In the third, both fighters took their foot off the gas, feeling out the level of their opponents gassedness, and feeling slightly gassed themselves. Kennedy shot for a takedown but Day stuffed it, and then rolled on top, working a neck crank of sorts. He used it to get position and worked for several submissions, but Day seemed unable to focus on working towards a single fight-ender, rather than all of them.

I couldn’t tell for sure, but I think there was a D’arce choke in there, and while Kennedy shifted in circles to nullify it, he freed himself up to take full mount, locking in a body triangle and wailing from the top until the bell. The judges’ decision: 29-28 across the board for Kennedy. 

Kennedy took a second honour on the night, earning his blue belt from his coach Don Whitfield as the win was announced.

The victory was Kennedy’s third in a row, and sets him up for a title shot against Legacy MMA’s Tristan Storrs for the featherweight title vacated by the newly pro Gary Mangat. 

“I’m just gonna keep my head straight and go for it,” said Storrs after the fight.

The final fight of the night was every bit as good as the previous one, as 6’4″ Team Havok mauler Matt Dwyer faced off with West Coast BJJ’s similarly sized 176lb brute, Micah Brakefield.

The first round started slowly with Brakefield working an extended clinch against the fence, looking to grind Dwyer down. Brakefield would eventually apply a leg trip and end up on top, smacking Dwyer’s head into the mat with his shoulder. This prompted someone in the crowd to yell, “Yeah Micah, he’ll be the first man to ever get knocked out with a shoulder,” which wasn’t bad heckle form considering how much booze had been sold to this point. 

Things began to warm up considerably as Brakefield went for a leg but got rolled backwards by Dwyer who ended up in full mount. Brakefield quickly gave up his back as Dwyer latched on a body triangle and worked some high level ground and pound until the end of round.

In the second, Brakefield again pushed Dwyer to the fence and engaged in more clinchrolling, got the leg trip, took a front face lock, but in an odd move let go as if he was gunning for a leg lock. That split second was Dwyer needed to get back to feet, but Brakefield muscled him down again and the two rolled a series of sweeps and reversals until the pair were just this side of exhausted.

Uppercuts from Dwyer met the opening bell of the third, with Micah once again doing the clinchdrive to the cage. Big knees were traded, and as Brakefield again went for the front face lock, Dwyer picked him up for a double leg takedown. 

Not to be outdone, Brakefield maintained the hold on the ground, but Dwyer’s tough as nails and soon squeezed his head out, only for Brakefield to sweep. Dwyer countered with an armbar, but Micah  turned it to safety, so Dwyer took him into a crucifix.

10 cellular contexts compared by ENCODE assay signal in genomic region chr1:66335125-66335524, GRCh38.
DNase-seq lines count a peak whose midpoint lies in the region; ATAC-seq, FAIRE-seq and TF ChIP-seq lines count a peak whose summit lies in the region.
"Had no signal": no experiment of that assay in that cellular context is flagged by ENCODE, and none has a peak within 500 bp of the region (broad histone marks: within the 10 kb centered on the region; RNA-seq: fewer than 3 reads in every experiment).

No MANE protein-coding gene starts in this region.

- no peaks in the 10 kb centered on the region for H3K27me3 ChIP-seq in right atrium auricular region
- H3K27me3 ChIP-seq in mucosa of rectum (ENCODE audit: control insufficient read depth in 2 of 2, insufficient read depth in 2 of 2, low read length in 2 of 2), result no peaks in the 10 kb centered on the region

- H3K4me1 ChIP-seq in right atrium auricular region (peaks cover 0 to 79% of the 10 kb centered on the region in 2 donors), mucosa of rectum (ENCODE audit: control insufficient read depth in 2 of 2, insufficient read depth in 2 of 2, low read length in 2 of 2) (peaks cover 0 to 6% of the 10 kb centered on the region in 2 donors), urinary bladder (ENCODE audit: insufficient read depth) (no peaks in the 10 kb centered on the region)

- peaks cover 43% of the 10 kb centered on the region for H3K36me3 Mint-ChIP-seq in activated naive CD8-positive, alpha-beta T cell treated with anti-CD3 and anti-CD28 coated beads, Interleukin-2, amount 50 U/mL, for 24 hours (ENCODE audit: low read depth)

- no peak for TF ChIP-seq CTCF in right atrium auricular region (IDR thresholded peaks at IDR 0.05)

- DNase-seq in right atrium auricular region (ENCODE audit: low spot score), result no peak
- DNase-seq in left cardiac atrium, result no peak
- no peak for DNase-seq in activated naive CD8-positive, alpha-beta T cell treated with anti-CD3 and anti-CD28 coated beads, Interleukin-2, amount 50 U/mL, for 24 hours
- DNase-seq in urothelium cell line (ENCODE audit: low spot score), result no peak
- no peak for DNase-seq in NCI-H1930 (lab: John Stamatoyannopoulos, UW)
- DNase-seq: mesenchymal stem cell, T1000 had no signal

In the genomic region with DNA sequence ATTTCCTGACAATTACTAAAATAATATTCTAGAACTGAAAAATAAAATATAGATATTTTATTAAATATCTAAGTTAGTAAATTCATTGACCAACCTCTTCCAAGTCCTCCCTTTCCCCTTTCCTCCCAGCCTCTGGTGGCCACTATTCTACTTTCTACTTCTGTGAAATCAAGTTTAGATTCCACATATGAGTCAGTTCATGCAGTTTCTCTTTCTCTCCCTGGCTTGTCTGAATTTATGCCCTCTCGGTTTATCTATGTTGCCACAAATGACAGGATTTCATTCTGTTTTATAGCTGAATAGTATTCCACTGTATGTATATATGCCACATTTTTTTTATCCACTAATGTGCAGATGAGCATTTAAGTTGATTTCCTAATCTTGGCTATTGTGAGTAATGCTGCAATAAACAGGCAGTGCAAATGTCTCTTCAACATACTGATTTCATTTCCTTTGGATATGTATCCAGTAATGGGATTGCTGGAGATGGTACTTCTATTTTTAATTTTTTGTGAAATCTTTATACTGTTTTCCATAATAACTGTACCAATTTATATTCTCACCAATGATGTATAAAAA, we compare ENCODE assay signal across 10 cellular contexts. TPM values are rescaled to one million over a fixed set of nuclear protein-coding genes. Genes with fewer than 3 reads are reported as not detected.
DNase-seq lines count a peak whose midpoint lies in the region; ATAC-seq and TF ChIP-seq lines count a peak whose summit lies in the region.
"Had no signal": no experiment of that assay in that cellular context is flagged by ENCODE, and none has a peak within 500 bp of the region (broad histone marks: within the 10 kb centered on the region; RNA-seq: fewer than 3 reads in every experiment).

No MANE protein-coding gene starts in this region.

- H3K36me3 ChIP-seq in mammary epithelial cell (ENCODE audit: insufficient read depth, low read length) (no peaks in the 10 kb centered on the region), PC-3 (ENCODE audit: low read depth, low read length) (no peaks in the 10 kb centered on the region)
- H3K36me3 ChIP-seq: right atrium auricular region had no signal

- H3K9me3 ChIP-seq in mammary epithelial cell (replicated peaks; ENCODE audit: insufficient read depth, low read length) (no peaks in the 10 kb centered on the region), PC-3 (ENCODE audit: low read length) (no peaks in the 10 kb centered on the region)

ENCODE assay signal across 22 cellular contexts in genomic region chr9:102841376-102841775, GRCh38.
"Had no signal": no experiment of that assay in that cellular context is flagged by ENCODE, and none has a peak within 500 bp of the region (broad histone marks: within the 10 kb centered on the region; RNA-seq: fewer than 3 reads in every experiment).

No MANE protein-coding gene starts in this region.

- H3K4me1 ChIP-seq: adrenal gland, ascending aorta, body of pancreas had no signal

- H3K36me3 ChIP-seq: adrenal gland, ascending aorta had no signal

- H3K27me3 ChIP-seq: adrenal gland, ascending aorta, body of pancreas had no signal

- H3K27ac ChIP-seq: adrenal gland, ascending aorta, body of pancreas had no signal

With Brakefield trying desperately to roll, he came ever so close but was stuffed, and before you knew it, Dwyer was in full mount. 

With the fight nearing and end and Brakefield likely needing a finish to win it, he gave up his back in a desperate bid to escape, only for Dwyer to maintain back control and tie Micah down. 

The crowd expected a rear naked choke attempt, but Dwyer was in no rush, preferring to dent Brakefield’s temple some and soften him up for the big finish.

You half expected Brakefield would find a way to turn things around with seconds to go, since it had been that kind of fight and that kind of night, but not against someone of the calibre of Dwyer: He flattened Micah out, locked in the RNC, and the tap came with seconds to spare. 

Afterwards it was announced that this would be Dwyer’s last amateur fight, as he’ll be going pro at the upcoming Battlefield Nanaimo show, though he was so exhausted he needed help to keep standing as he was interviewed. 

“I want to thank my boss, Tony Alamonte of Alamonte’s Paint and Stucco,” said Dwyer after the fight. “We et the job done with a quality finish, brother.”

Quality finish indeed.

It was an epic finish to an epic night of fights, but the night was tinged with a little sadness with the knowledge that the next BFL event won’t be in Vancouver, or anywhere on the lower mainland. It’ll be in Nanaimo, where the company can put on a professional fight card without having to wait two years for the city to get its act together.

Vancouver’s loss is Nanaimo’s gain, but for local fight fans, the decision now becomes do I take up my weekend making a trip to Nanaimo to watch Denis Kang fight Bastien Huveneers, with ferry fees and hotel room expenses, or do I stay back and watch the UFC pay-per-view that night?

If not for Vancouver council dropping the ball and refusing to pick it up, that decision would be moot – we’d be watching Kang and Bastien throw down at the PNE, with a full house, fighters paid, sponsors aplenty, press all over, and a perfect setting for Battlefield’s always awesome fight card.

Instead… anyone wanna carpool?